HC Deb 26 May 1936 vol 312 cc1974-7

10.37 p.m.


I beg to move, in page 4, line 7, after "effect," to insert: (a) if the child in respect of whom it was granted to the employer does not enter the employment of that employer within twenty-one days after the date stated in the certificate as the date from which the certificate is to have effect; and (b) This, again, is an Amendment to meet a point which was raised in Committee, I think, by the hon. Member for South Shields (Mr. Ede). It concerns the case of an exemption certificate granted in respect of a child where, for some reason or other, the employment has not been taken up. The Amendment ensures that unless the employment is taken up within three weeks of the dating of the granting of the exemption certificate, the certificate will be deemed to have lapsed and will be cancelled.


I thank the right hon. Gentleman very sincerely for meeting a point which will very considerably ease the administration of the Measure.

Amendment agreed to.

Further Amendment made, in line 7, leave out from "child," to "ceases," in line 8.—[Mr. Stanley.]

10.39 p.m.


I beg to move, in page 4, line 20, at the end, to insert: (3) If any person notifies the issuing authority that there is reason to believe that a certificate should be cancelled in pursuance of the foregoing Sub-section, it shall be the duty of the authority to direct that inquiries be made, and to cancel the certificate if any condition under which the certificate was granted is not being observed. In order to assist the Government to get this stage of the Bill, I will detain the House for not more than a minute or two. The purpose of the Amendment is clear from a cursory reading of it. We are anxious that, when a certificate has been issued to an employer in respect of the employment of a child, the conditions on which it has been issued shall be properly fulfilled, and, in order to provide a guarantee as far as possible that the conditions are being properly fulfilled, we have put down this Amendment. Obviously, it will be primarily the duty of the local authority to see that the conditions of the certificate are being fulfilled, but of course in some areas it will be a very big task for the local authorities to keep in touch with every single instance, and therefore we thought it not inappropriate that persons like social investigators coming across instances of obvious violation of the conditions should be able to report them to the local authority, so that action might follow.

10.42 p.m.


It is quite true, as the hon. Member has said, that the purpose underlying the Amendment is clear, but I am afraid that its actual meaning would be rather more complicated. It is already, of course, under the Bill, the duty of the local authority, having imposed conditions, to see that those conditions are carried out, and, if they are not carried out, to take the appropriate remedy, which is to withdraw the certificate. Even without this Amendment, it would be a clear breach of the authority's duty if, evidence having been given, that a breach was in fact occurring, no steps were taken either to inquire or to enforce the penalty. But the hon. Member will see that the Amendment contains no provision which would safeguard the local authority with regard to at any rate the prima facie reasonableness of the statement which is made. If the Amendment were passed it would be the duty of the authority to investigate every allegation that was made, however little foundation there might be for it. Anyone who had a grudge against a neighbour could go to the authority and say that he was employing a boy under conditions which he was breaking, and the authority would have to investigate the case at once. The case having been investigated, the same man might make the same complaint the next day, and they would have to investigate it again. I am sure that that is not the hon. Member's intention. The Amendment as drafted would put a quite unnecessary strain on the administration. It is the duty of the authority, as the Bill now stands, when reasonable evidence is brought to them that a breach of the conditions has occurred, to investigate it, and I do not think the Amendment really adds anything to the duty which already exists.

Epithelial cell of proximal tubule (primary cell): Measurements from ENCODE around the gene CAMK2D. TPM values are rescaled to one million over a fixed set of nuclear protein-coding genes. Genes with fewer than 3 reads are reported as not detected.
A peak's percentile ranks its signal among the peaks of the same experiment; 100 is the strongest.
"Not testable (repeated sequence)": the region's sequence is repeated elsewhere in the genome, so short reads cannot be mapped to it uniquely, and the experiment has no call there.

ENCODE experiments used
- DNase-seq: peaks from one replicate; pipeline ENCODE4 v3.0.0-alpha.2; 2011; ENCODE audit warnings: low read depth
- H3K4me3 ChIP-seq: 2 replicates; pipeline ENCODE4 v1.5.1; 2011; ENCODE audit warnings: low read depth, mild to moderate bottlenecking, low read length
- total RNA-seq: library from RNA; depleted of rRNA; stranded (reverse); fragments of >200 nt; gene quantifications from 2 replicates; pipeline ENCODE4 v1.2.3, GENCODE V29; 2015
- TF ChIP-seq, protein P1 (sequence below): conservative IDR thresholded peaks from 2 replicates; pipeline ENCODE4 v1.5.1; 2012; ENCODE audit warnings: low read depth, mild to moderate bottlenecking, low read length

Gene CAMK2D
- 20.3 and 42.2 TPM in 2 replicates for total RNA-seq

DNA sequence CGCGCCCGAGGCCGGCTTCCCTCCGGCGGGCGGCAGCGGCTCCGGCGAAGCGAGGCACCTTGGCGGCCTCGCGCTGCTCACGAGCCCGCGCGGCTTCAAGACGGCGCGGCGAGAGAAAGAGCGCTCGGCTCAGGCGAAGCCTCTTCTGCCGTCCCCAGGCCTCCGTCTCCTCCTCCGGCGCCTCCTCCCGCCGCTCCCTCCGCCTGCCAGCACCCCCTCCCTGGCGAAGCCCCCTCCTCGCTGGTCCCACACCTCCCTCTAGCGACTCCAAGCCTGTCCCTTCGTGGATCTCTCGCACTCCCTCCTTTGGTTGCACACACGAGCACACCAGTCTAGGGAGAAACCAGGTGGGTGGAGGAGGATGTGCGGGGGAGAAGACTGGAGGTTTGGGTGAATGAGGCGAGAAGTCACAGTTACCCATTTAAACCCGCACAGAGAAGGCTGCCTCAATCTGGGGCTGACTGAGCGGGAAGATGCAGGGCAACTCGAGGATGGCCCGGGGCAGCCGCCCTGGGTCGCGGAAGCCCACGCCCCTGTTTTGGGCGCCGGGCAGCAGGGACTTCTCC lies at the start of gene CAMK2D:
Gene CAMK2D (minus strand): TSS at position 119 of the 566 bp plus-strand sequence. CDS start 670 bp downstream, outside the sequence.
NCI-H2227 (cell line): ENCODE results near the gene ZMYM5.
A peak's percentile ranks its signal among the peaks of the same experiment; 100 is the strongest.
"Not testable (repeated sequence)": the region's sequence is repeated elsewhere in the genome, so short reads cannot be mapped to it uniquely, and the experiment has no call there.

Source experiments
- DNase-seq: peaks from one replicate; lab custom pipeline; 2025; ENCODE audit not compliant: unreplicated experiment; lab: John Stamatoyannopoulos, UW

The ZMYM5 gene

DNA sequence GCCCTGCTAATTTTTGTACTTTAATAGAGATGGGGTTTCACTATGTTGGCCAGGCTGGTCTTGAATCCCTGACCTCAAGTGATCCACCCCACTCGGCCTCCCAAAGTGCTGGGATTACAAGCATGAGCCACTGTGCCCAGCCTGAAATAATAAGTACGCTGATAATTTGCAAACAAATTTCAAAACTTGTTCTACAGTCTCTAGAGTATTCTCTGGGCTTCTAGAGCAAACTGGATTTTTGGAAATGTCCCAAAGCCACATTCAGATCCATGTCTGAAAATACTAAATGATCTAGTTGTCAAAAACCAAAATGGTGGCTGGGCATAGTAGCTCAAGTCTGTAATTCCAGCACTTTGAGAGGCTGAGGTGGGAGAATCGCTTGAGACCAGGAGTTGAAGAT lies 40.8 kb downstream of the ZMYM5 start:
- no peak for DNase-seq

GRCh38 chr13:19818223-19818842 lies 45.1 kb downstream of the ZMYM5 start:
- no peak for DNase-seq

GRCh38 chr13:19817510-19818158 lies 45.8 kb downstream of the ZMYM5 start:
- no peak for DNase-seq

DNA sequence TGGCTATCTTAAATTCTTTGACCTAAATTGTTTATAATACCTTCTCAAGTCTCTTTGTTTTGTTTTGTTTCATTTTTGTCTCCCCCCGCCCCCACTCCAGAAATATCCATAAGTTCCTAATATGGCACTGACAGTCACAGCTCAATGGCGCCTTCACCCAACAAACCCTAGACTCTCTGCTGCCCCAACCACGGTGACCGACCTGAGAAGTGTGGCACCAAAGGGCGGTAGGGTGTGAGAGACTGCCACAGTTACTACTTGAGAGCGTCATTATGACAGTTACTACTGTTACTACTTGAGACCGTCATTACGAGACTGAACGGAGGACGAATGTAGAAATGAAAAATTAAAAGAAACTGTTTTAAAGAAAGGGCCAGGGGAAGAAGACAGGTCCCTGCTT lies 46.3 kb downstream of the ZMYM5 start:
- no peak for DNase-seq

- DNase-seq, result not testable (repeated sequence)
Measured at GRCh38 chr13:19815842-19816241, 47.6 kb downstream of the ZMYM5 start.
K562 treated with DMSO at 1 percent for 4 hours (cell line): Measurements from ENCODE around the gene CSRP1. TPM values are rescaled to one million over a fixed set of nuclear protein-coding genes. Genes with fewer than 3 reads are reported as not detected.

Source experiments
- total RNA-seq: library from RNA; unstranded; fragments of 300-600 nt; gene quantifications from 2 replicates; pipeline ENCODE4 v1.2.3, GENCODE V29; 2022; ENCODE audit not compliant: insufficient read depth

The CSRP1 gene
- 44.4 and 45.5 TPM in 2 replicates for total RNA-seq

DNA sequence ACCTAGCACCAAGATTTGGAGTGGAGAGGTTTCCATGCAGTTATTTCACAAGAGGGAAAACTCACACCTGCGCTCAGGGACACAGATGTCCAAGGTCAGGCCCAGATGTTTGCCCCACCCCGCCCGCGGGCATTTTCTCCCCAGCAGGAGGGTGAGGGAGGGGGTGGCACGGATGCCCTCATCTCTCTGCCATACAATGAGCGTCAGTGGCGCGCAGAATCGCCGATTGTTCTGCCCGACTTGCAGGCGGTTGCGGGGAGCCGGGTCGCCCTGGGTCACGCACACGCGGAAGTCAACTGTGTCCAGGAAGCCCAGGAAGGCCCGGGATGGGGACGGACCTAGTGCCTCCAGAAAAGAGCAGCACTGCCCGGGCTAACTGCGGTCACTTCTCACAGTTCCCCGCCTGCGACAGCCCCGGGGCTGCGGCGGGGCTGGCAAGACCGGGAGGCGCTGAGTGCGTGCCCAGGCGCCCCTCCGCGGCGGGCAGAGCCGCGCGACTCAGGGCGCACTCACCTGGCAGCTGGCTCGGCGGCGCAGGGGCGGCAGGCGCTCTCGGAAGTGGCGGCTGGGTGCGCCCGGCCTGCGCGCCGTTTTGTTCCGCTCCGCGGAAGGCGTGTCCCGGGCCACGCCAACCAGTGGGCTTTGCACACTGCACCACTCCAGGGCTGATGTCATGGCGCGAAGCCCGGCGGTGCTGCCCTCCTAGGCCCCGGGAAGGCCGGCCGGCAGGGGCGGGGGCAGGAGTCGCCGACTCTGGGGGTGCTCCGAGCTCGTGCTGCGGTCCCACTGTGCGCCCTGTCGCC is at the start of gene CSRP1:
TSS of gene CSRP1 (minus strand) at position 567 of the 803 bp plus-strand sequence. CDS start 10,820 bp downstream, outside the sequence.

I am obliged to the right hon. Gentleman for giving us a little information as to the implications of the Amendment. We thought that, in drafting these words, we had done our best to assist the Government, but I see the point, and should be very glad if the right hon. Gentleman would consider whether more appropriate words could be put in in another place. If that is not possible, I am afraid we cannot ask the House to divide on the Amendment, and accordingly I beg to ask leave to withdraw it.

Amendment, by leave, withdrawn.


I beg to move, in page 4, line 28, after "ceasing," to insert, "by virtue of the provisions of this section."

This is a machinery Amendment. At the present moment it is an obligation on the employer to return the employment certificate when it lapses, but the only importance of that is when the certificate lapses either because it has been revoked or because Vie child has left the employment. We Rio not want to put upon the employer a duty to return the certificate when it has lapsed in the ordinary course because the child has reached the age of 15. I do not think the local authorities will want to receive 1,000 exemption certificates—


Are there going to be 1,000?


In the country as a whole. According to the hon. Member, there will be 100,000, so I am dividing his estimate by 100.

Amendment agreed to.